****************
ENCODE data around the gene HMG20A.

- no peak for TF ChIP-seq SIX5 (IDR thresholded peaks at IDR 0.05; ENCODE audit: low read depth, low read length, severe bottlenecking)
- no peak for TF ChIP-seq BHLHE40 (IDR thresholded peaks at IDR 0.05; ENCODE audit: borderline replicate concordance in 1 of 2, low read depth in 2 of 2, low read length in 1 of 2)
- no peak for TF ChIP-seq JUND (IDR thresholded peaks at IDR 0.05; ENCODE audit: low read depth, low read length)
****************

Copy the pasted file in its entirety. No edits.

ENCODE data around the gene HMG20A.

- no peak for TF ChIP-seq SIX5 (IDR thresholded peaks at IDR 0.05; ENCODE audit: low read depth, low read length, severe bottlenecking)
- no peak for TF ChIP-seq BHLHE40 (IDR thresholded peaks at IDR 0.05; ENCODE audit: borderline replicate concordance in 1 of 2, low read depth in 2 of 2, low read length in 1 of 2)
- no peak for TF ChIP-seq JUND (IDR thresholded peaks at IDR 0.05; ENCODE audit: low read depth, low read length)